The United States is warning Libya not to make a hero out of the terminally-ill Libyan, convicted of the 1988 Lockerbie airliner bombing, who was allowed to return home Thursday by Scottish authorities. The Obama administration says the decision to release Abdel Baset al-Megrahi was a profound mistake.

The United States is expressing deep disappointment and regret over the Scottish decision to release the Lockerbie bombing figure, and it has warned Libya not to make a hero of the convicted terrorist or face unspecified consequences in bilateral relations.

The decision by Scottish authorities to release Megrahi, said to be near death from prostate cancer, on compassionate grounds had been widely expected, and both the White House and State Department expressed regret over the move.

President Obama, in a radio interview, said the United States believes the release was a mistake and has conveyed that to the Scottish authorities - while telling the Libyan government Megrahi should not be welcomed back in any way and should be put under house arrest.

At a news briefing here, Assistant Secretary of State for Public Affairs P.J. Crowley said justice has not been served but rather undermined by the release, which he said sets a poor example for a world community trying to combat terrorism.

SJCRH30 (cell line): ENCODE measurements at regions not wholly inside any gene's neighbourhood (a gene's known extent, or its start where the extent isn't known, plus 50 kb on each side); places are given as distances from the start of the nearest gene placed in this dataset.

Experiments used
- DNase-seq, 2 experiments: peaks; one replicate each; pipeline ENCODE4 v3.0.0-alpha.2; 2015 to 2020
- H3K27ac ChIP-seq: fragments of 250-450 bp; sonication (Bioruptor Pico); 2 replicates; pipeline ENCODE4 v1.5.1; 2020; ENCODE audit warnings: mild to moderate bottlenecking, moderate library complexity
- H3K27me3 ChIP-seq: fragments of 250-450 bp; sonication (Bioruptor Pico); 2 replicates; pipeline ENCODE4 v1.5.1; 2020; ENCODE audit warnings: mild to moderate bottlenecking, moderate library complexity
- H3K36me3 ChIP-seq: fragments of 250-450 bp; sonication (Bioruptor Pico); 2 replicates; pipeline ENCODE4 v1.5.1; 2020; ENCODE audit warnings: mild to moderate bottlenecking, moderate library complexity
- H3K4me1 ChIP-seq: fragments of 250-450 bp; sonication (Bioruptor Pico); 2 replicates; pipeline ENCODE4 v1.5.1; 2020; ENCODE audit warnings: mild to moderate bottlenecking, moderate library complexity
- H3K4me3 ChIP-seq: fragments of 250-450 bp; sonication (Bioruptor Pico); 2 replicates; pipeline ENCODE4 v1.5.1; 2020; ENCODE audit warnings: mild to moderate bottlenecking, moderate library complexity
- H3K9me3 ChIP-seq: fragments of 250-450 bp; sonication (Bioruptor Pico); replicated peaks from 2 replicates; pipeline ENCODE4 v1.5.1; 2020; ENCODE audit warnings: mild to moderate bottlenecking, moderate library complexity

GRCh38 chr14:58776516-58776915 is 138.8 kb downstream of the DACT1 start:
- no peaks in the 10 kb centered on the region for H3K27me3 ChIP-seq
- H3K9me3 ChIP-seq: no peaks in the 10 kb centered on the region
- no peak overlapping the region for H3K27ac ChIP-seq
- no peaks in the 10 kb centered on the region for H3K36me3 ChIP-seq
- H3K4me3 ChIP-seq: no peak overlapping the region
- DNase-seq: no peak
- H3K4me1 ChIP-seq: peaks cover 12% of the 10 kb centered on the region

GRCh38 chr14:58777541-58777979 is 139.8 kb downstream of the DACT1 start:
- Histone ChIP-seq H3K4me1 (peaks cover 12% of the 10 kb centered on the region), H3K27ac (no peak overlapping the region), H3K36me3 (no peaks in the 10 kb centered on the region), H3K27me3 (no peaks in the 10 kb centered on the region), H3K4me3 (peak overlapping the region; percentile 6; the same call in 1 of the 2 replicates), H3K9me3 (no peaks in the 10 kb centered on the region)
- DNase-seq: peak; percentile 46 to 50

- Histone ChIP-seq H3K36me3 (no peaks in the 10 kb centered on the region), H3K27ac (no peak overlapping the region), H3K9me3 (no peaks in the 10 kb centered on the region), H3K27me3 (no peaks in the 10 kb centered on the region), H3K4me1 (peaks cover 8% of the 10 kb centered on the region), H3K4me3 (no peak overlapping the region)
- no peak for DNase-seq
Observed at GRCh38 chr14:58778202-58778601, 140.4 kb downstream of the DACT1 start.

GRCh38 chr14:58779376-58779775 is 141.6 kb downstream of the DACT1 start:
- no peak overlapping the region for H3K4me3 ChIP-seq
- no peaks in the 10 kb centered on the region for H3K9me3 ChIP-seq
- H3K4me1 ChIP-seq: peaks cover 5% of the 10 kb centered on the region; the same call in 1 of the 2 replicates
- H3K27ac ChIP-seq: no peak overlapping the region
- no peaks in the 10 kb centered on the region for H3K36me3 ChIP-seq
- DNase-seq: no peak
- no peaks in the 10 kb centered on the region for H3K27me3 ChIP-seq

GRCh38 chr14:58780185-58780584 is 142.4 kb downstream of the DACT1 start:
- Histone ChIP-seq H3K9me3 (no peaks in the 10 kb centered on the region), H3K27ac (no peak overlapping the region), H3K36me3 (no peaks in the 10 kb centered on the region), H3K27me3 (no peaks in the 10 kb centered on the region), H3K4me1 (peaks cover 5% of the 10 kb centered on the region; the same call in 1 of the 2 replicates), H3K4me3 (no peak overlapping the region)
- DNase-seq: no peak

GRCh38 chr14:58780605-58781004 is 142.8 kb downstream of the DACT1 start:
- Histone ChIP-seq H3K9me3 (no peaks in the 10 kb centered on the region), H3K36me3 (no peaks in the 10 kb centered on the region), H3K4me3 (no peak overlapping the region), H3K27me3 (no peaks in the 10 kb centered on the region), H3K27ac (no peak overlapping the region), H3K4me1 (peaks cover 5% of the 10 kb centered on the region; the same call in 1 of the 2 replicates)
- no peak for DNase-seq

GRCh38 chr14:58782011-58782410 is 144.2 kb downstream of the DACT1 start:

"What we're mostly concerned about is the mixed message that this sends in terms of those who have in the past, or those who might contemplate in the future, acts of political violence," said P.J. Crowley. "And that's why we have said very firmly and very strongly that as a perpetrator of one of the most heinous acts in recent history, that he should serve out his sentence and not be released."

In 2001, a special Scottish court convened in the Netherlands convicted Megrahi, a Libyan intelligence agent, of the bombing of Pan Am flight 103 over Lockerbie, Scotland, which killed 270 people.

A senior official who spoke to reporters here said the United States conveyed its dismay over the release to officials of both the British goverment and Scottish regional administration. He said while Scottish legal authorities were within their rights to free the Libyan, the U.S. views it as a profound mistake.

The official said Libyan diplomats were told Thursday in both Washington and Tripoli that Megrahi is not entitled to a hero's welcome, either now or in connection with Libya's national day observance on September first.

He said U.S. officials have told Libyan authorities the way he is treated will, in his words, potentially affect our future relationship.